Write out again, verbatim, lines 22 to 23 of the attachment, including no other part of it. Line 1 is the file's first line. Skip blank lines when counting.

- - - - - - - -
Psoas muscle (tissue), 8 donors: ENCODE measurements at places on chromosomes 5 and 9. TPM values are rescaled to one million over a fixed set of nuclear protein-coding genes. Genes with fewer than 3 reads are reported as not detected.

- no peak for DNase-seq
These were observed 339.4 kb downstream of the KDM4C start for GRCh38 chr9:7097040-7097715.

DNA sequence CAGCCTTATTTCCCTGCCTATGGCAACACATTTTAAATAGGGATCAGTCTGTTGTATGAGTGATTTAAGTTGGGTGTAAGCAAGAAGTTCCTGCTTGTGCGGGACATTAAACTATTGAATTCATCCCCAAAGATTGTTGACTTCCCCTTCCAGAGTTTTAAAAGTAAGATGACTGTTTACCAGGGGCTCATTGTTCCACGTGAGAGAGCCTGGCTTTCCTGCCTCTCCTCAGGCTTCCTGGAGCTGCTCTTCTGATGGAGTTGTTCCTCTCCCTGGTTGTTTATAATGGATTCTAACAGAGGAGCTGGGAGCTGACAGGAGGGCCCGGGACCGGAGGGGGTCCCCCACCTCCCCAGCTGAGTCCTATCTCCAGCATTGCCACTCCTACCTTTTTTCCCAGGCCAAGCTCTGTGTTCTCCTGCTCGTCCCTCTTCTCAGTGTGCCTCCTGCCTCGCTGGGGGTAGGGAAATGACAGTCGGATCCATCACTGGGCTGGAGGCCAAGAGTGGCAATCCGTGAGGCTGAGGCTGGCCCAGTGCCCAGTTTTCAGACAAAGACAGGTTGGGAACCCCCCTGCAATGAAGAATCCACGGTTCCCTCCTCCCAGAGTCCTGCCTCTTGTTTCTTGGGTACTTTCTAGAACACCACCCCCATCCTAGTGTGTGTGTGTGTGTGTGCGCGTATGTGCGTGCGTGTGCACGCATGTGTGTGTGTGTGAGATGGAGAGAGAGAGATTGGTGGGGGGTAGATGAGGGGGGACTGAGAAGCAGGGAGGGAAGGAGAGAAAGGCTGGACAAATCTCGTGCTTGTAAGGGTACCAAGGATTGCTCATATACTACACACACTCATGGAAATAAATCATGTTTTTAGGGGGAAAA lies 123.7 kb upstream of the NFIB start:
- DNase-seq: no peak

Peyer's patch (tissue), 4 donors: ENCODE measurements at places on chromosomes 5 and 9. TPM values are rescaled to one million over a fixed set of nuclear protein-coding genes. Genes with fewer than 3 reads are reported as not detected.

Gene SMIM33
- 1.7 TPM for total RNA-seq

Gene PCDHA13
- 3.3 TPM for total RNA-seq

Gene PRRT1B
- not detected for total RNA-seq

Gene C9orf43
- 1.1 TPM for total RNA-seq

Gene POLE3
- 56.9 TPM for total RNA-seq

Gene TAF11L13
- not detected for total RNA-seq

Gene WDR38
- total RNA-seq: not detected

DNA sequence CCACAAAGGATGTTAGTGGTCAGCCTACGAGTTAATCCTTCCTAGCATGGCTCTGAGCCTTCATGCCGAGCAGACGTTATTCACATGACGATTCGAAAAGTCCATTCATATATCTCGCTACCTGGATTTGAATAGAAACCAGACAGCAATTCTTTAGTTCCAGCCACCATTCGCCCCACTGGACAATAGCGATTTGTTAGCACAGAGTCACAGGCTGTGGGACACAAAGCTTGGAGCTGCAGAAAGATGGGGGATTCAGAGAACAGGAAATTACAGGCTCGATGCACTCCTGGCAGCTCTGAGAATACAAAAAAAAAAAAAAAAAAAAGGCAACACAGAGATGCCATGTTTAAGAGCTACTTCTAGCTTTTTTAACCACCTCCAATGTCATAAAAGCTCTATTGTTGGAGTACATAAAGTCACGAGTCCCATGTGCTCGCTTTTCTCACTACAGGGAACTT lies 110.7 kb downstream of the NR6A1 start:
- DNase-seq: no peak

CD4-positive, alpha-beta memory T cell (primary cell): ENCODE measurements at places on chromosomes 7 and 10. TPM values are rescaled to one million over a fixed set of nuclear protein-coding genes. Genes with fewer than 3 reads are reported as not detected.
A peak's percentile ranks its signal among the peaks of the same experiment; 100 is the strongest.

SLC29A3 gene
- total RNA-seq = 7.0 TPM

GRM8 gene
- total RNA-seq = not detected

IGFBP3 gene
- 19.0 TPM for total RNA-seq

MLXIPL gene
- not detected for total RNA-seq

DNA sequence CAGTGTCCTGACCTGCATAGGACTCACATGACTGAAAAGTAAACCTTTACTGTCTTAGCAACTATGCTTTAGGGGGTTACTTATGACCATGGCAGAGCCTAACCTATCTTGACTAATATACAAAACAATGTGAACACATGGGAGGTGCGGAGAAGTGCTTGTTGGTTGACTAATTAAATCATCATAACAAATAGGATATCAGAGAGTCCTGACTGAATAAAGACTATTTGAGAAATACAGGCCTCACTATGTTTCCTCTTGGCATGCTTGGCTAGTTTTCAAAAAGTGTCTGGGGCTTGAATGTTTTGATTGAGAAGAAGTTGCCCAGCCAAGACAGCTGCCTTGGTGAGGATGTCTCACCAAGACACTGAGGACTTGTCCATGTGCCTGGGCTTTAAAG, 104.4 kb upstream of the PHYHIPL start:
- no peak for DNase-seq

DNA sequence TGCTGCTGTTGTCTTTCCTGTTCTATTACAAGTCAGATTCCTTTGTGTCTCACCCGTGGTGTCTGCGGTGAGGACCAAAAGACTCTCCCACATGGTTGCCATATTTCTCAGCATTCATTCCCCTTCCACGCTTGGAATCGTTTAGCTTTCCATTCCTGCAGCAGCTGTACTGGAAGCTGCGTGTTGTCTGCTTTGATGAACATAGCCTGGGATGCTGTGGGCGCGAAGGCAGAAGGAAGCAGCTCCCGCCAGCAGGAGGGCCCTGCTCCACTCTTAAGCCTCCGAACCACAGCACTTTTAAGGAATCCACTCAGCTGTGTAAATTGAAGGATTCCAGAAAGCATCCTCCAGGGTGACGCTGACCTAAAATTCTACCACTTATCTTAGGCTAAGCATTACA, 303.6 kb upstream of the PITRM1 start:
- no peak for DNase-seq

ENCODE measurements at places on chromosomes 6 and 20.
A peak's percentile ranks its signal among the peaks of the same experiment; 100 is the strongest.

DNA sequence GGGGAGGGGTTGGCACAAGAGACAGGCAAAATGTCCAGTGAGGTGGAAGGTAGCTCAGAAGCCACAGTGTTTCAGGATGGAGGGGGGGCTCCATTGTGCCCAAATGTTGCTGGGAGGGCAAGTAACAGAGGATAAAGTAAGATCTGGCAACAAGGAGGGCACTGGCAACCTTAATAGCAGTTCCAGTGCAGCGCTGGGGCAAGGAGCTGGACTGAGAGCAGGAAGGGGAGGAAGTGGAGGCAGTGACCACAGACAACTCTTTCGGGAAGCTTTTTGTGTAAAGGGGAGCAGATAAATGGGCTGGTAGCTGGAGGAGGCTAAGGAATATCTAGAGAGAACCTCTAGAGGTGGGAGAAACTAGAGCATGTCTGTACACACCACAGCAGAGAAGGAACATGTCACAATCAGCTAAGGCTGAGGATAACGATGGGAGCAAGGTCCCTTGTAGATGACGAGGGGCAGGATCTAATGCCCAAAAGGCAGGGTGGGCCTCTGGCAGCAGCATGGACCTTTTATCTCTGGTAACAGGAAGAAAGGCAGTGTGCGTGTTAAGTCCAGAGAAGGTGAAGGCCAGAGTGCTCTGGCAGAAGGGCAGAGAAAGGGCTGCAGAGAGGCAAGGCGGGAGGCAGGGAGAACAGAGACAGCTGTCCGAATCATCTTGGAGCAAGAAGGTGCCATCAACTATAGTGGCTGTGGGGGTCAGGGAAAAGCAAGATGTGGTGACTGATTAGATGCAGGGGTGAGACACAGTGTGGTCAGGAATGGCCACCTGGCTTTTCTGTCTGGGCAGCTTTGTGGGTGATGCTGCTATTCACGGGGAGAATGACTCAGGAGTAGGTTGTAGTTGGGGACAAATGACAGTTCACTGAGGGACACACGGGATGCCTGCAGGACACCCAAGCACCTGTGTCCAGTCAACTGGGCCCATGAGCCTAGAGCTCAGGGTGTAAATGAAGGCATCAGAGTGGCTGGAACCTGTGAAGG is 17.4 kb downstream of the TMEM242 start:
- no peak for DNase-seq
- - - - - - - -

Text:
- DNase-seq: no peak

CD4-positive, alpha-beta memory T cell (primary cell): ENCODE measurements at places on chromosomes 7 and 10. TPM values are rescaled to one million over a fixed set of nuclear protein-coding genes. Genes with fewer than 3 reads are reported as not detected.